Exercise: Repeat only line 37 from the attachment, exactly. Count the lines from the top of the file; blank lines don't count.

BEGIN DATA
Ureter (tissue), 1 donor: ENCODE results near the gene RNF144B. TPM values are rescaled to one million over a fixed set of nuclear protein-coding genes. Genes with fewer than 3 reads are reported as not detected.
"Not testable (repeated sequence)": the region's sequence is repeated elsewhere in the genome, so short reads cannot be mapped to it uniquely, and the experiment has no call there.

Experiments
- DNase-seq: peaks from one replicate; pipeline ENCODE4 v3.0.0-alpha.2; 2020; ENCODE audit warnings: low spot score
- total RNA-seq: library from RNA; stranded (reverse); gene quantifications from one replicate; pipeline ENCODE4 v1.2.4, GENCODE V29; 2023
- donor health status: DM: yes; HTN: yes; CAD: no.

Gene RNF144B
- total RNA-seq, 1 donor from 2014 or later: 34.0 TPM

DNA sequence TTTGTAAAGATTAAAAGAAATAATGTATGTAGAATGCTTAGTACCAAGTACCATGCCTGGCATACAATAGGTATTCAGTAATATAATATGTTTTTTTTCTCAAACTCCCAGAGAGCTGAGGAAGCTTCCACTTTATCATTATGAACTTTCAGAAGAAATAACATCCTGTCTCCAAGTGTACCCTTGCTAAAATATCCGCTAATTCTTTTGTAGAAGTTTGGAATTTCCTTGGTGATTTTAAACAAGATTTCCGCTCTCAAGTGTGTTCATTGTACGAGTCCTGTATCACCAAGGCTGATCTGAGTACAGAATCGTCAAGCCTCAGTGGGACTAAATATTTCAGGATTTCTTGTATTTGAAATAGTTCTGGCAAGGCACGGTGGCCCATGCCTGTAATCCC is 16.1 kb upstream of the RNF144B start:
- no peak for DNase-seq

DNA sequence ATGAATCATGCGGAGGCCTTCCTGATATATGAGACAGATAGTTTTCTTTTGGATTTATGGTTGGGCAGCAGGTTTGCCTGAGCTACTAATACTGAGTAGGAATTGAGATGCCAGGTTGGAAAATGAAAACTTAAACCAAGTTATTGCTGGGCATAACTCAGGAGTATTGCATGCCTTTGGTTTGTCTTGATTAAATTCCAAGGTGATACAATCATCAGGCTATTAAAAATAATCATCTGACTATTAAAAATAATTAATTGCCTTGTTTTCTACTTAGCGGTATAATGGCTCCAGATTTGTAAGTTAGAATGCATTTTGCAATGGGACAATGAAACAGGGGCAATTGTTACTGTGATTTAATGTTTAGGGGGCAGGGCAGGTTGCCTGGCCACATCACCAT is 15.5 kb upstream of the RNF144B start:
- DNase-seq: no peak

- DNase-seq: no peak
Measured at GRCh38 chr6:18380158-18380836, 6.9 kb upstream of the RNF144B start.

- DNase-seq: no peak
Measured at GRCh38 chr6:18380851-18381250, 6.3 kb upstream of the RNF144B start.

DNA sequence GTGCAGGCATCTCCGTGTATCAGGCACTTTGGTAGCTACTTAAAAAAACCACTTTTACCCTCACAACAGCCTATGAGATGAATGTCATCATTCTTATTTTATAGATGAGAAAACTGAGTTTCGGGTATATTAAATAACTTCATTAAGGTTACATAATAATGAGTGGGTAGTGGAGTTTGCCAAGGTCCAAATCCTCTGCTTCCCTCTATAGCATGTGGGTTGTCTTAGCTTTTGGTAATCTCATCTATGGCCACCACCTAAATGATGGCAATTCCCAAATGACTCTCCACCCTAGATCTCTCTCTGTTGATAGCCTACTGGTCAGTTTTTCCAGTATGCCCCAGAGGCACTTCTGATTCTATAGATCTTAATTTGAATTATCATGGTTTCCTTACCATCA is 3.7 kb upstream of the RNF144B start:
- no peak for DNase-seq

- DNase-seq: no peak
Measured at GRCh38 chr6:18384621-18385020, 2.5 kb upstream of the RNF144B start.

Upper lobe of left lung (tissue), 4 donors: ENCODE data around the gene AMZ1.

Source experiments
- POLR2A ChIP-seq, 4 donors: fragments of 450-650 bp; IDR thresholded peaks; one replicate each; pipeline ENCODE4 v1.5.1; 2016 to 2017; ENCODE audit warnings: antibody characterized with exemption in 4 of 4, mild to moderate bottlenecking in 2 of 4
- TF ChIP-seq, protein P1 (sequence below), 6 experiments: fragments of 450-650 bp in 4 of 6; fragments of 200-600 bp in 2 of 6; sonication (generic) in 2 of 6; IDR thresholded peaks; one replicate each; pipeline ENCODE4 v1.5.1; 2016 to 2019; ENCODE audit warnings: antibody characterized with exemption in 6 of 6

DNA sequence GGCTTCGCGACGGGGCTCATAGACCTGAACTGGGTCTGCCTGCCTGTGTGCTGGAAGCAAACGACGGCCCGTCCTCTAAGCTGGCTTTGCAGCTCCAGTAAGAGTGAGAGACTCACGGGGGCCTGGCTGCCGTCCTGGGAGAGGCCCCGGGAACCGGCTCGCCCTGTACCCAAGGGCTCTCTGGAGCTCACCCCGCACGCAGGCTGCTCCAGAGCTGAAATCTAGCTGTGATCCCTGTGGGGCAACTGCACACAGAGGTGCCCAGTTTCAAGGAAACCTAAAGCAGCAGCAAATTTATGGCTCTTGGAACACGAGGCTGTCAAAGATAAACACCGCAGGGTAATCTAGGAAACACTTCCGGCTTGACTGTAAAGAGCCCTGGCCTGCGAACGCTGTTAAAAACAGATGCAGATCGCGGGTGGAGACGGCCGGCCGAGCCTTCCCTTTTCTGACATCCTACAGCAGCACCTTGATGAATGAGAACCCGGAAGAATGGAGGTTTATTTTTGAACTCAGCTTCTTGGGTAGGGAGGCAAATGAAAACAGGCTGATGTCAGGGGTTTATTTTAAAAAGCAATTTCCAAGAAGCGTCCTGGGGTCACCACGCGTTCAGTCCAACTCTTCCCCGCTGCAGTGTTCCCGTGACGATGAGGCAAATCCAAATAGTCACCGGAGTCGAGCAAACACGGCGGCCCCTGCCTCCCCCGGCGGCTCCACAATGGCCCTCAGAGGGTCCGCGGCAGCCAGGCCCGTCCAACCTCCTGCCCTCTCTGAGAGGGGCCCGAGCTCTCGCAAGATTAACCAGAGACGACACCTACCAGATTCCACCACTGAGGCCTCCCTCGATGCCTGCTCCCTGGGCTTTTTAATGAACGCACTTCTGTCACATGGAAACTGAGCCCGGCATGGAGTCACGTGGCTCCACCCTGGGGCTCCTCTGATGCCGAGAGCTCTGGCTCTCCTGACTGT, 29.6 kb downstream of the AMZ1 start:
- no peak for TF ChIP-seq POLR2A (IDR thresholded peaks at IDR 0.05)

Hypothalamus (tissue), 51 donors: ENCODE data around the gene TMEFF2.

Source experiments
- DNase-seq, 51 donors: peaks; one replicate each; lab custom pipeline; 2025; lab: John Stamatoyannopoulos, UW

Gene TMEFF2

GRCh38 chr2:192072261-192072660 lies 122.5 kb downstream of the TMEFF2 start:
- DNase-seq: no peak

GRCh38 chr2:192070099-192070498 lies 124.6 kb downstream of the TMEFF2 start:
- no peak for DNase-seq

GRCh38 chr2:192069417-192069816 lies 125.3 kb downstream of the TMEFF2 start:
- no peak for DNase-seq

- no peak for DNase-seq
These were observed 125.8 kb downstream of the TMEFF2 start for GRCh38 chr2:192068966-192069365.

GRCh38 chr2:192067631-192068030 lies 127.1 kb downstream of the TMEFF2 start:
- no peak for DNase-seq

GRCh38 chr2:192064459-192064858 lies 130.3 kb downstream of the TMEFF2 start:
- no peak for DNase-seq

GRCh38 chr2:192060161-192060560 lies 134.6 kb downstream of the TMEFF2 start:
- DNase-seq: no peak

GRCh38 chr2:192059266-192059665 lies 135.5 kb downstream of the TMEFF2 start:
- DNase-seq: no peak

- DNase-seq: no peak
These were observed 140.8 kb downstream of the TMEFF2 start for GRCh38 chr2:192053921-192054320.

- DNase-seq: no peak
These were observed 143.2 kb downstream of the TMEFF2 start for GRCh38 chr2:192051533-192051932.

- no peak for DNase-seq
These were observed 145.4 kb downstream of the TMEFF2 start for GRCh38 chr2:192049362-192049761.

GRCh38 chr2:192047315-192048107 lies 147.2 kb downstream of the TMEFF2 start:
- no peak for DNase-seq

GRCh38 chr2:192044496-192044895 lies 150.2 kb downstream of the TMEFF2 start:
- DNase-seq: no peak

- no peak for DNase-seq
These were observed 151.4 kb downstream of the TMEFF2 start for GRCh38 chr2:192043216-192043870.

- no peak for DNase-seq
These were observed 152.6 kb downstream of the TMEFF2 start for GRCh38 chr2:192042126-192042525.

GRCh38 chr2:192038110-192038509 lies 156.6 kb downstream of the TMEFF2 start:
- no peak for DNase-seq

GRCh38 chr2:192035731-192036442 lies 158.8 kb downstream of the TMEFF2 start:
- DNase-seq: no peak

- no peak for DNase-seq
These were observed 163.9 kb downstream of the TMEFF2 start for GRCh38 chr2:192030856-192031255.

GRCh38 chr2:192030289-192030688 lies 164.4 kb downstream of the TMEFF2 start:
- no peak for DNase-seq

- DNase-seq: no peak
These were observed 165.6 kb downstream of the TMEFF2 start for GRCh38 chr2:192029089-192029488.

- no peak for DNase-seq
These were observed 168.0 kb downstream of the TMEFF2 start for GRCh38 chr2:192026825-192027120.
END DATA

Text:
- no peak for DNase-seq